As the drum carrying the annular adsorbent containers rotates, they are continuously and successively moved through the three sectors or zones, called, for convenience, the first stage, the second stage, and the activation stage. The flow of the air through the first and second dehydration stages and the flow of the hot gases through the activation stage is schematically shown in Fig. 9. The outside air from which moisture is to be removed is supplied to the airdehydrating unit at a sufiicient pressure to force it through the system and enters the top manifold of the first stage by means of the conduit 65. Then it flows from the manifold through the opening in the top of the drum into the various. compartments of the drum containing those adsorber beds which are at that time contained within the sector forming the first stage. The air passes downwardly into the frusto-conical baffle 41, through the pervious layers of adsorbent material, which removes part of the moisture content therefrom, into the interior of the annular adsorber beds; thence, downward through the openings in plate 39 into the bottom of the drum and through the opening therein into the bottom manifold. From the bottom manifold, the now partially dried air passes through conduit 6| into a heat exchanger or intermediate cooler '62, where it is cooled to about room temperature. The cooler 62 may be of the water-circulating type. From the intermediate cooler, the air moves, by means of conduit 53, which extends underneath the device and up one side to the top thereof, into that portion of the top manifold leading to the second stage, The air moves downwardly through the second sta e. in a manner similar to' its downward movement through the first stage, into the bottom manifold of'thesecond stage, the remainder of the moisture content of the air being removed during its passage through the second stage.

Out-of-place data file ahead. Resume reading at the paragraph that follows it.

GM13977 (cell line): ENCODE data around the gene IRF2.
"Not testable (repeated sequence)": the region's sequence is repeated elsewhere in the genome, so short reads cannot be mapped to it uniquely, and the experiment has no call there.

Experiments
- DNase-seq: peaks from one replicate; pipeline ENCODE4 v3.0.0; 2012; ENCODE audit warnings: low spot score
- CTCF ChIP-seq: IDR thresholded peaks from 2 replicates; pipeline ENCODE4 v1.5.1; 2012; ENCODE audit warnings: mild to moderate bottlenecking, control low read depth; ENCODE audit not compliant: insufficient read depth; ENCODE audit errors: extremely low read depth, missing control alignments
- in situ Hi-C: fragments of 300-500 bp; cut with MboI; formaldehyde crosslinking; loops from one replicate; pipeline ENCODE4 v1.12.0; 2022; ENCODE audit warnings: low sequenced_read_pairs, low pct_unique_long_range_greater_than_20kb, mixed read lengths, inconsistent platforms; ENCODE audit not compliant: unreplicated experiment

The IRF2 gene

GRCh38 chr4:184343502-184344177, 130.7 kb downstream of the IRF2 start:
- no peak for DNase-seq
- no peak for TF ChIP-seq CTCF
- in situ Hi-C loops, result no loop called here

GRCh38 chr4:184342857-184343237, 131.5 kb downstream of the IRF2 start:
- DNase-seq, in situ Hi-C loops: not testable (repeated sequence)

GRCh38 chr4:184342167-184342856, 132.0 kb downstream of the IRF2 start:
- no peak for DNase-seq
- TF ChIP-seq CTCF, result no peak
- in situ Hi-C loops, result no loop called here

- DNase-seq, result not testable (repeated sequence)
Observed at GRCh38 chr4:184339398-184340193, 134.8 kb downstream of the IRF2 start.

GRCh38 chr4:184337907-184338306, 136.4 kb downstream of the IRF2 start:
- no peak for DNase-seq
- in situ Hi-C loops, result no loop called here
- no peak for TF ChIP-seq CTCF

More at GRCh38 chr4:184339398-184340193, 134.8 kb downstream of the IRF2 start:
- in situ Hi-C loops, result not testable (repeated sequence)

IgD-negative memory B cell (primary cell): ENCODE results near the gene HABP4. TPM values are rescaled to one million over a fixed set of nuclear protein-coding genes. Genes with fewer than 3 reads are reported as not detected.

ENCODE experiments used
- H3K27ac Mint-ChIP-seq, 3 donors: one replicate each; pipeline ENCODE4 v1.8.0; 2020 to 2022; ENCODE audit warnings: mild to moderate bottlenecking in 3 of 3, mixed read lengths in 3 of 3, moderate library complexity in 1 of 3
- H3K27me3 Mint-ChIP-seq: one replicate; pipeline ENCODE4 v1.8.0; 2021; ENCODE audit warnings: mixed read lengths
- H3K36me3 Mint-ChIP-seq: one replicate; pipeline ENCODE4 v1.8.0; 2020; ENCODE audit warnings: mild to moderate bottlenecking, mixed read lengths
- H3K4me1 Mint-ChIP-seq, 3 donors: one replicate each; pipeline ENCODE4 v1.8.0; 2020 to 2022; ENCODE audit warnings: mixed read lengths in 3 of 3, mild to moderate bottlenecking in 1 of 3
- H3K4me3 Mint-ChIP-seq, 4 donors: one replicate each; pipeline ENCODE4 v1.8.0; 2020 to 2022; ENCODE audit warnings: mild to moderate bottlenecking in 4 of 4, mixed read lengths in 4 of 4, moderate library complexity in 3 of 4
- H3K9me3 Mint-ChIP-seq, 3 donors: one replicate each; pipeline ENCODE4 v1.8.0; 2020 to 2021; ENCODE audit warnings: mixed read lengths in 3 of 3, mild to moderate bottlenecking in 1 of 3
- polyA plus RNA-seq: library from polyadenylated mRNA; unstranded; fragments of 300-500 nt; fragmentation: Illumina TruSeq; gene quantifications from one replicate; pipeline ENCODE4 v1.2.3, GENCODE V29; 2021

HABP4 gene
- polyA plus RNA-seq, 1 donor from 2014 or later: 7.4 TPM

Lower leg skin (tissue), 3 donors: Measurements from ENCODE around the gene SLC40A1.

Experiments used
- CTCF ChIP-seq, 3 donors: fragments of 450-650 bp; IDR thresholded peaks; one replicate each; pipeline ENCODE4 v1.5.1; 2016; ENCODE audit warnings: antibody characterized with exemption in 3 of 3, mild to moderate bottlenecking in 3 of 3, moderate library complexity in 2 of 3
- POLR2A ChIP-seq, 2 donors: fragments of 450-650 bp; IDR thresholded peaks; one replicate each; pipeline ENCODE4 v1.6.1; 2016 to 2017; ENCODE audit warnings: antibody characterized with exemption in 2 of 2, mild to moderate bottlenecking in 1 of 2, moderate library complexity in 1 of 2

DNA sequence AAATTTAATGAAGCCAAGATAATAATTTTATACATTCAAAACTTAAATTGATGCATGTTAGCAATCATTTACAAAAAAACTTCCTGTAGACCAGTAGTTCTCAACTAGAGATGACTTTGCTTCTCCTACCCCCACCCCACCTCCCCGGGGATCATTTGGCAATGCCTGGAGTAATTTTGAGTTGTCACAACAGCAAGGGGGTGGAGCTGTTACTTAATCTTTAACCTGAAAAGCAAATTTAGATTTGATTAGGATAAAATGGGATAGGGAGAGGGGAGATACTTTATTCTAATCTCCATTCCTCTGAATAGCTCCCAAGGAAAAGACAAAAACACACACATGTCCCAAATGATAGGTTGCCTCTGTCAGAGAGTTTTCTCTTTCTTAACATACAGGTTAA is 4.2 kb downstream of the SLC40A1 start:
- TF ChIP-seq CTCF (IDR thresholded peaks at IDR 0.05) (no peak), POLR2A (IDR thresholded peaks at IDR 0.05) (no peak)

From the bottom manifold of the second stage, the now dried air moves through conduit 64 into a second heat exchanger or cooler 65, where it is cooled to the desired room use temperature. The cooler 65 may also be of the water-circulating type. From the second cooler 65, the now dehydrated and cooled air is conveyed through conduit 66, to the various points of use.